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With its roots deeply set in the industrial revolution, Waltham developed as an urban center outside the metropolitan Boston area. This history can be seen today in Waltham’s exceptionally diverse population with a multi-pronged urban feel, particularly in the downtown area. A high-tech relocation boom has been partly responsible for Waltham's current demographics.
For one, you will never get bored with Waltham dining. Moroccan Monday, Thai Tuesday and Welsh Wednesday (Shepard's Pie, Welsh Rarebit) will keep your palate interested in all that the city has to offer. If Sunday dropped the S, you could even enjoy a Ugandan feast every Unday. Of course, as Waltham is a bit of a college town, there's plenty of passable pizza options for those feeling like they've had there fill of Matooke (Ugandan plantain dish). Additionally, Waltham’s downtown is thriving and walkable, with lots of shops, bars, and nightlife.
As mentioned, Waltham is home to Brandeis University (editor's alma mater – Roll Deis Roll) and Bentley College, both of which keep the city enriched with cultural events and a youthful population. Though Waltham is less family-oriented than other Metro West area cities, settling in certain neighborhoods will keep away from the hustle and bustle of the single student life – although both colleges are considered small – around 4,000 undergraduates each. Additionally, the downtown Riverwalk and several of the city’s parks will provide plenty of outdoor recreation for you and your family.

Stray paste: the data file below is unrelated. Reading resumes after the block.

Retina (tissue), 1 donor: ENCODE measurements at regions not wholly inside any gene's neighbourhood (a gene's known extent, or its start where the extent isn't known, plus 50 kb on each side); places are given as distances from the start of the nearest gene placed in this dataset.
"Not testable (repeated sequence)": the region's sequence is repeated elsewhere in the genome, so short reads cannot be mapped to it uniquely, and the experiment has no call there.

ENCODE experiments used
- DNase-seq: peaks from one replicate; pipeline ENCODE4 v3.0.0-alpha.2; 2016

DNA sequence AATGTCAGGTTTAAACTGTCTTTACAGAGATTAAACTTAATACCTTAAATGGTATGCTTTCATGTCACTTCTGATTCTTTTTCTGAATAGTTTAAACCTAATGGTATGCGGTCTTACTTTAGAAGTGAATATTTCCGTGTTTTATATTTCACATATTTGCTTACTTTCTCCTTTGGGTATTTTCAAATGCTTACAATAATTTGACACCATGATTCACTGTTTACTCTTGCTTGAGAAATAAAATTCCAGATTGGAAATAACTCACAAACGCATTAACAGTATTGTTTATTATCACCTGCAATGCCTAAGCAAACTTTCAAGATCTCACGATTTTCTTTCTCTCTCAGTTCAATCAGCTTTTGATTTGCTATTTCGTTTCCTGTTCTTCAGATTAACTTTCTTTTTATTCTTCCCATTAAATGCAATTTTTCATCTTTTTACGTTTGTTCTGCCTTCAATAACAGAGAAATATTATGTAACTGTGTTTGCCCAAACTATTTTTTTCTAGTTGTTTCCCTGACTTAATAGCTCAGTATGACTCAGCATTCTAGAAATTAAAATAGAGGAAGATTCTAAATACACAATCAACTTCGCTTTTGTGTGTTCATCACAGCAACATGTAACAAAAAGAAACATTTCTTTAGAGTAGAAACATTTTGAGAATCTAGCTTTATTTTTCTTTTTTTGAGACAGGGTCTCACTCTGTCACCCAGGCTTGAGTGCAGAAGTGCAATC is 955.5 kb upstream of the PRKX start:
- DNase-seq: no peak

Downtown Waltham is sui generis among college towns. With some of the area’s best options for dining and nightlife – including some of the most highly acclaimed restaurants in New England – pretty tough competition, downtown manages a kind of Aspen like vibe appreciated by a working class and academia equally. Moody Street in downtown, or “Restaurant Row,” says it all. This is some feat considering 20 years ago Moody Street was aptly named – it put everyone in a bad mood.